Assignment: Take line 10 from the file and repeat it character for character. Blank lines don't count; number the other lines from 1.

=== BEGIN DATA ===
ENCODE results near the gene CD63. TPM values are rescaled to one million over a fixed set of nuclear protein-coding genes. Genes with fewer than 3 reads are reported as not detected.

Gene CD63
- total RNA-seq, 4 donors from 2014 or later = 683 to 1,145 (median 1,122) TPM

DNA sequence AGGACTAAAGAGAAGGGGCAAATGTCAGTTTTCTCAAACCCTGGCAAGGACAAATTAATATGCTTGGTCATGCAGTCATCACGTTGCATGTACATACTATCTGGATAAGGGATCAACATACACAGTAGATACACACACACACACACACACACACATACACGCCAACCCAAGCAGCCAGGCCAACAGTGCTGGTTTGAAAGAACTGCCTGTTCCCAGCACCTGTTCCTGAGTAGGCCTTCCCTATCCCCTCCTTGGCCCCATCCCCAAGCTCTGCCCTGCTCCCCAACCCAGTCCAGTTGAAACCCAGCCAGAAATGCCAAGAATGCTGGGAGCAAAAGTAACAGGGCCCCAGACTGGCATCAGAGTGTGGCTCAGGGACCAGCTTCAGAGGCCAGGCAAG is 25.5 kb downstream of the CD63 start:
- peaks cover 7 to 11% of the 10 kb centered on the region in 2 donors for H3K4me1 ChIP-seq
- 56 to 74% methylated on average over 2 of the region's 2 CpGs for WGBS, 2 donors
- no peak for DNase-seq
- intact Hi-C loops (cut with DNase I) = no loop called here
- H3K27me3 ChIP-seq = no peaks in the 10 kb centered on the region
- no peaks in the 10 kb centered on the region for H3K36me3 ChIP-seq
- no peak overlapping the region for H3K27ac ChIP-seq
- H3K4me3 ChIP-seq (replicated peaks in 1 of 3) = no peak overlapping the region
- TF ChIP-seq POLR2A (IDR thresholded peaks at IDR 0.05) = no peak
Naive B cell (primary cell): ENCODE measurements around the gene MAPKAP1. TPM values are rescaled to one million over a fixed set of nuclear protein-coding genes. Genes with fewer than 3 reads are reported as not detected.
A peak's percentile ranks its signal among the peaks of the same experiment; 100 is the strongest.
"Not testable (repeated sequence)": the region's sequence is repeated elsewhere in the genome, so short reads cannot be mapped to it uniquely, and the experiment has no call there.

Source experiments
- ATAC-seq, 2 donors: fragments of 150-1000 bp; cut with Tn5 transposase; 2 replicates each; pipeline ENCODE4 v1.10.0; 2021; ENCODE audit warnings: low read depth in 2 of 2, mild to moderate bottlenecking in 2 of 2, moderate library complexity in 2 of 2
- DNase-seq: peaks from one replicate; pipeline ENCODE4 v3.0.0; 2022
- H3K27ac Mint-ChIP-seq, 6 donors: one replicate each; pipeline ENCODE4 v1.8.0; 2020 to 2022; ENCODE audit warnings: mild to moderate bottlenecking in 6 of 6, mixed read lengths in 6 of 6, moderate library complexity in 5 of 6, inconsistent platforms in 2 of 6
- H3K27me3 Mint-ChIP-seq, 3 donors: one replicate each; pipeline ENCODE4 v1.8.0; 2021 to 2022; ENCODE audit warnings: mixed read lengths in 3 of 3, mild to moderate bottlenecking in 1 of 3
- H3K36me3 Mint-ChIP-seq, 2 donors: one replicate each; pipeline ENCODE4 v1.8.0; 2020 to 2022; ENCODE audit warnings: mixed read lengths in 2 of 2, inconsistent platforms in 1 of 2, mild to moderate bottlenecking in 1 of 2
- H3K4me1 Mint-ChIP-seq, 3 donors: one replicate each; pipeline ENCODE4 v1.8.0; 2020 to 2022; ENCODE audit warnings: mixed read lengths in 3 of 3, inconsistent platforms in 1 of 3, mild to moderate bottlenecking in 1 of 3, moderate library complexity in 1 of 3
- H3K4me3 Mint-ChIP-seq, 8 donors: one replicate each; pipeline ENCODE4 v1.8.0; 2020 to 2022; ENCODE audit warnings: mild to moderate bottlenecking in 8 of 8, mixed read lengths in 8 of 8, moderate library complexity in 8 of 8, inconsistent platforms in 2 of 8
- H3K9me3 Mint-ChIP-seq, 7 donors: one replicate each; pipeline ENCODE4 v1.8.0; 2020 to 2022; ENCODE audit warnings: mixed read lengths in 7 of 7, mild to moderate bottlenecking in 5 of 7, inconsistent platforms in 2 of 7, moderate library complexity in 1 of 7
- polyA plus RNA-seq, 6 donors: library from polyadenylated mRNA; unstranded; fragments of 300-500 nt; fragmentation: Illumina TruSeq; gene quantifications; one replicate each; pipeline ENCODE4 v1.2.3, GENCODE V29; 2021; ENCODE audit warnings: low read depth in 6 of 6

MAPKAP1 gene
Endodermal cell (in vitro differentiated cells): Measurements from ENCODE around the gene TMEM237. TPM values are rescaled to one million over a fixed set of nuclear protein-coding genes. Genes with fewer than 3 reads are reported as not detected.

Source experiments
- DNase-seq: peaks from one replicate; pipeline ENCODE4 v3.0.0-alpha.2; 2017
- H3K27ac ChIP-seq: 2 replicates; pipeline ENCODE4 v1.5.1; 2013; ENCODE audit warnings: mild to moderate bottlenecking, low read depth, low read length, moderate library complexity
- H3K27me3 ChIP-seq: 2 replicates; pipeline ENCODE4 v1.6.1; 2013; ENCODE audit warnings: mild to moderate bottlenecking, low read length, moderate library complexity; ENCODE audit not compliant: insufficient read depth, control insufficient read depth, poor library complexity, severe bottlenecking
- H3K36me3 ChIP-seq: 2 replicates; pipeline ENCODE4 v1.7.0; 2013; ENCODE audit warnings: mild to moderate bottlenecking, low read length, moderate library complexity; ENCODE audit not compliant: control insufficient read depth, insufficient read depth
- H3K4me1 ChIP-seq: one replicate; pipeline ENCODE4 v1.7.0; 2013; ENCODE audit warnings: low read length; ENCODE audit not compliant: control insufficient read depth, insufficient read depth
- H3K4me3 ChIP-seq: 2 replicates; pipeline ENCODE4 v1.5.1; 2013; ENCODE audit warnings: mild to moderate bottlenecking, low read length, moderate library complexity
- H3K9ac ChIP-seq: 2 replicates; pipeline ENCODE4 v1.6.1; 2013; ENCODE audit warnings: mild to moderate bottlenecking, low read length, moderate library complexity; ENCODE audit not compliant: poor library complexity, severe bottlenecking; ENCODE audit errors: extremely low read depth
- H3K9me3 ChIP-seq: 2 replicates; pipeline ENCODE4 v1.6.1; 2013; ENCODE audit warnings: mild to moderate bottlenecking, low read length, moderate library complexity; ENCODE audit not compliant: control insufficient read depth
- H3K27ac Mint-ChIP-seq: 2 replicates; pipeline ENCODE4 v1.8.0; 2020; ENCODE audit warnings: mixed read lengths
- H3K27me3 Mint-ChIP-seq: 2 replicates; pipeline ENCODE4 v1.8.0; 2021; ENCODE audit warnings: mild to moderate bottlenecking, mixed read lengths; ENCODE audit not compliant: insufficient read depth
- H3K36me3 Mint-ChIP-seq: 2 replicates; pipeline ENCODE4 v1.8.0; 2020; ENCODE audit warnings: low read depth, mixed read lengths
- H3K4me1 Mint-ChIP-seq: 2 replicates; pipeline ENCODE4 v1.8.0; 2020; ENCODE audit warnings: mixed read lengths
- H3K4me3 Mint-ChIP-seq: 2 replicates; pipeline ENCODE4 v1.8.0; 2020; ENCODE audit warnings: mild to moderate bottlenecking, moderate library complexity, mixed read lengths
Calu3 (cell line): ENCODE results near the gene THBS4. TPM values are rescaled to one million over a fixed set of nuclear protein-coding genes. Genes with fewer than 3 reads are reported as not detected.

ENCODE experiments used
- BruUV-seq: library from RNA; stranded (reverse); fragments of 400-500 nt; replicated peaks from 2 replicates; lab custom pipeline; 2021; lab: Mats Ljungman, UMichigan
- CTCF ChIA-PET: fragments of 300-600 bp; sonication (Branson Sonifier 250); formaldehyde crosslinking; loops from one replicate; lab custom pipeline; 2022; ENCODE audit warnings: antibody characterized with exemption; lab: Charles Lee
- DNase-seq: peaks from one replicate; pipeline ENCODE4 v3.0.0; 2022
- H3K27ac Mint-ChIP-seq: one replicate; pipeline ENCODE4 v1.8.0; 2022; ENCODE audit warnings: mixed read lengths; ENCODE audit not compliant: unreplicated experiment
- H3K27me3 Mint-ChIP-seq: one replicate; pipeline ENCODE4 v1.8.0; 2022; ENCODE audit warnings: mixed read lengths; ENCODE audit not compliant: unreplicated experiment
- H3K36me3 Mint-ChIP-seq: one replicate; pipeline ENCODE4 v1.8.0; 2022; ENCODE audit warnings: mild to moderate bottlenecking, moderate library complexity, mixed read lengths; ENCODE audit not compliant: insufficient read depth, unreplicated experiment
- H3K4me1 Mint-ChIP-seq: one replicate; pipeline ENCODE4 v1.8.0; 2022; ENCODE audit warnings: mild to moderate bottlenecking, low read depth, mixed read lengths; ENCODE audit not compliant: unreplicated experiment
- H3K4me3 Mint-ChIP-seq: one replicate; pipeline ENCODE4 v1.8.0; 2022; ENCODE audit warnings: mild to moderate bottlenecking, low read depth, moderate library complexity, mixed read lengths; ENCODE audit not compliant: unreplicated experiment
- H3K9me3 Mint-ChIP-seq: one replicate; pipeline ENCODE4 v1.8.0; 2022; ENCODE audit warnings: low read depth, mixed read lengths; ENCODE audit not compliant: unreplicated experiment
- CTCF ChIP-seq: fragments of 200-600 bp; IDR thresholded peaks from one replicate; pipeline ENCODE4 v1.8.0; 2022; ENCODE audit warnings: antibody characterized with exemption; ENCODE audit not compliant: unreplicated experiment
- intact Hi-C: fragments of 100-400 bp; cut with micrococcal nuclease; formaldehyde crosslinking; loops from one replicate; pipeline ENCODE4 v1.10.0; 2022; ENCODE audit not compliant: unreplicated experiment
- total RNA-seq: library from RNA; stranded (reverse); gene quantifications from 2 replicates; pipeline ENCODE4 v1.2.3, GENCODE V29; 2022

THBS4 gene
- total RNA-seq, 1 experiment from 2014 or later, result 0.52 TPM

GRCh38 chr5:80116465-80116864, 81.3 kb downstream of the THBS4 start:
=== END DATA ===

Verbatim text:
- no peaks in the 10 kb centered on the region for H3K36me3 ChIP-seq